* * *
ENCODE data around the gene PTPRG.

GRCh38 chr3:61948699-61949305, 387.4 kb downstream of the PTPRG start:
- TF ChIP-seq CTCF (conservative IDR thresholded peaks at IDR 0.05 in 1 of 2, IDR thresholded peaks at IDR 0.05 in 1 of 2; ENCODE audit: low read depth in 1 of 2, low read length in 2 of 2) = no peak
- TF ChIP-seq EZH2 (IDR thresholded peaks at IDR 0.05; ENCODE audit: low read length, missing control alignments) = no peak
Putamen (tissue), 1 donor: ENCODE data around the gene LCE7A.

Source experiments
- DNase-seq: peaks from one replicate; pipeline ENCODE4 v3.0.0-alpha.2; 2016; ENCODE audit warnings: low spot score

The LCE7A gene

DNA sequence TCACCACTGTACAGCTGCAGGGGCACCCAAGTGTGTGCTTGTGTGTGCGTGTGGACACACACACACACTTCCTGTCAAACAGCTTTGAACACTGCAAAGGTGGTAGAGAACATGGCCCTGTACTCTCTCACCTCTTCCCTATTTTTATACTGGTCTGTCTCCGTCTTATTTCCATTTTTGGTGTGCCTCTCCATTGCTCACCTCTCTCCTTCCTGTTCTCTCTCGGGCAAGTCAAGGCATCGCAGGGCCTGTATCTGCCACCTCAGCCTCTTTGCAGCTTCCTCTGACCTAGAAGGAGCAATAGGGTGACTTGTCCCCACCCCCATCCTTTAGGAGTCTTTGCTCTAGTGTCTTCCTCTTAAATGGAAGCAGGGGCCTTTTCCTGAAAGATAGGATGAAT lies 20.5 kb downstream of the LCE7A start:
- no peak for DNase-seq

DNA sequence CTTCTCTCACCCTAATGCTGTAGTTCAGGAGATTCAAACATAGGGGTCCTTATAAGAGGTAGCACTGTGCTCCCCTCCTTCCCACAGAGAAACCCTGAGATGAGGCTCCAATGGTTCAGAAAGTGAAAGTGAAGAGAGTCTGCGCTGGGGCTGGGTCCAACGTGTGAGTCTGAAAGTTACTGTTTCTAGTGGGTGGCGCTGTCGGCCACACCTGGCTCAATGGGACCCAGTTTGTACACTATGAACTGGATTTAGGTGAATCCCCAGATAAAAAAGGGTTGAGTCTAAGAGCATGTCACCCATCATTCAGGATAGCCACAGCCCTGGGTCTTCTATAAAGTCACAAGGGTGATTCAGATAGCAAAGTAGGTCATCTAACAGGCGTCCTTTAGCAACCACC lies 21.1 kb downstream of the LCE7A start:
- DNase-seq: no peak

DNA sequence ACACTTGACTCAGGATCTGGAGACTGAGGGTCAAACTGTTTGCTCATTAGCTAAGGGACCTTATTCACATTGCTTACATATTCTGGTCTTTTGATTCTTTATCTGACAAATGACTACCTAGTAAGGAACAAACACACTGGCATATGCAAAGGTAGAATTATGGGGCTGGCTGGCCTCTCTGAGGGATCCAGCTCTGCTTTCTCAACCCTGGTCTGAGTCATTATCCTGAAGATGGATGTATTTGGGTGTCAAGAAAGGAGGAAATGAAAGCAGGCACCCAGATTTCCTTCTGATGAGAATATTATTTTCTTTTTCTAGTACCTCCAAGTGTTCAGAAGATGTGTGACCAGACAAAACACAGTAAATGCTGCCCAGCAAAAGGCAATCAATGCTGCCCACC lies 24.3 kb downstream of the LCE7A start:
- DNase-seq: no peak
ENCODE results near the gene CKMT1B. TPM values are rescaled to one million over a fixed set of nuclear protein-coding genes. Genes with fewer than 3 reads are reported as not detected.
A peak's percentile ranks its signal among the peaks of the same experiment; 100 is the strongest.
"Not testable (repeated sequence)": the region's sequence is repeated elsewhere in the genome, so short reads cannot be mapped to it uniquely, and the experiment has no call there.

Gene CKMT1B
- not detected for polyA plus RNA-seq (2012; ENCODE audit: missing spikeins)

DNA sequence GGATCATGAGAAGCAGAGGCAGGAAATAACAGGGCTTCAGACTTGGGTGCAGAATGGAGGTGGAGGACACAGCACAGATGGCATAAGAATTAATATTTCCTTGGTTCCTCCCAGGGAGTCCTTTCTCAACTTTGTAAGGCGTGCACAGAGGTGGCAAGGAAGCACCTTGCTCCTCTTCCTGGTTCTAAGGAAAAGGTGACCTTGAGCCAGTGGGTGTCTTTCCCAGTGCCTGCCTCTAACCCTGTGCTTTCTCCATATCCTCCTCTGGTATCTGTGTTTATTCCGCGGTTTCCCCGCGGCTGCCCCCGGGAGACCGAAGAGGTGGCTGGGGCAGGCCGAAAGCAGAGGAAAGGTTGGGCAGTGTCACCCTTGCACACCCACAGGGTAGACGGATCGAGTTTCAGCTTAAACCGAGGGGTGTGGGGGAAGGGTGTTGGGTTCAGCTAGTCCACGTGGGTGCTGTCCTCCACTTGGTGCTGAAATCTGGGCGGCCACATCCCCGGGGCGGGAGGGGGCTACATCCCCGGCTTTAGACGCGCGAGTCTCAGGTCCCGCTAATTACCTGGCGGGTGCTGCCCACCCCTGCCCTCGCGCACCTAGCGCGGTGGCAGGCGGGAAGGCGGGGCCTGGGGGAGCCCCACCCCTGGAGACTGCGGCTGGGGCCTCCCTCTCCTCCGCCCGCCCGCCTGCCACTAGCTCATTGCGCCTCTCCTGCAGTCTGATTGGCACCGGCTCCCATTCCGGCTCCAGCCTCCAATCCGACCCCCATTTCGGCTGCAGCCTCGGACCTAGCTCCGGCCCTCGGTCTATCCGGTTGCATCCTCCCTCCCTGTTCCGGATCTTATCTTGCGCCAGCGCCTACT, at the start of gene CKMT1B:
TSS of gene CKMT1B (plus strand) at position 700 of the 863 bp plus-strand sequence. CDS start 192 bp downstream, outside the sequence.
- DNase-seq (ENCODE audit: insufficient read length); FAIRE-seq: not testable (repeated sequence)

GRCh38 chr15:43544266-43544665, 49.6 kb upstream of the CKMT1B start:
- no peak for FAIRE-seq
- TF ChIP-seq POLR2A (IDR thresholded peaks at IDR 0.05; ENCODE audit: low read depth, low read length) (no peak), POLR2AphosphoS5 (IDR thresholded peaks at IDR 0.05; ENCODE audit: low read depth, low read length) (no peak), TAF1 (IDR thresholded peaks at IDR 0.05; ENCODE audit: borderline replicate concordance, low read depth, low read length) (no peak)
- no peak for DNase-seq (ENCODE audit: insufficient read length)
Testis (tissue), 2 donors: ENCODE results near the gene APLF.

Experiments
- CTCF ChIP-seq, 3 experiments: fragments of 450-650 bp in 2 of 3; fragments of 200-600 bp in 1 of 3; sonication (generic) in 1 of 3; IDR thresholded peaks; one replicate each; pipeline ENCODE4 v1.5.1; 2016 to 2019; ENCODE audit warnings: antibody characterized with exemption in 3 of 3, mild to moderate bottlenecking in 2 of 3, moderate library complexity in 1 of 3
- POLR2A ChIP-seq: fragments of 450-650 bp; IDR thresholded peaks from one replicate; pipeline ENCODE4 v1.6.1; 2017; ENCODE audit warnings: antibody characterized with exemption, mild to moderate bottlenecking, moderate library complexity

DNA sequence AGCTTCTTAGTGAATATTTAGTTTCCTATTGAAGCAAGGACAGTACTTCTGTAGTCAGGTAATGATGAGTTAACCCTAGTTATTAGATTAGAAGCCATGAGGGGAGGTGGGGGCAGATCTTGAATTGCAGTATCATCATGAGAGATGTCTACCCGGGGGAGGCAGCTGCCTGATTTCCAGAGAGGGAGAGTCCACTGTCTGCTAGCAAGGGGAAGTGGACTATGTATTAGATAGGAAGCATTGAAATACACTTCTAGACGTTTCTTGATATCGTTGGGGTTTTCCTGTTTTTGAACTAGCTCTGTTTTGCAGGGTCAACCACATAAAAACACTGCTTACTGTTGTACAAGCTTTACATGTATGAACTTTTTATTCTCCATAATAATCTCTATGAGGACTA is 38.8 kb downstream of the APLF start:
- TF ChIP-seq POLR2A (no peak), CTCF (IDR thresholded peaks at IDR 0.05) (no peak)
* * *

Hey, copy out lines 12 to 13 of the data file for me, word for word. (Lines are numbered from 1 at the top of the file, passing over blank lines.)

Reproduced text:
- DNase-seq: no peak

DNA sequence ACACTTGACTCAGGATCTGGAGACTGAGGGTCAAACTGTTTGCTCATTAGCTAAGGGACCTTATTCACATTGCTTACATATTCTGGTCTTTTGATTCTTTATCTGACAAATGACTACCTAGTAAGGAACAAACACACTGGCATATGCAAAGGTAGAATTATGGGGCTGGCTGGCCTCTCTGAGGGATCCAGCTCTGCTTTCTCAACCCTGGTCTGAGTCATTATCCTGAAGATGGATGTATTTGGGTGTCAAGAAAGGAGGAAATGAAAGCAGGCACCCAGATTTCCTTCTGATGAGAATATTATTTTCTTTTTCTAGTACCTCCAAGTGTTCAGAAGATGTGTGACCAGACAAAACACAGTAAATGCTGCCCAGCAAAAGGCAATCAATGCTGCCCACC lies 24.3 kb downstream of the LCE7A start: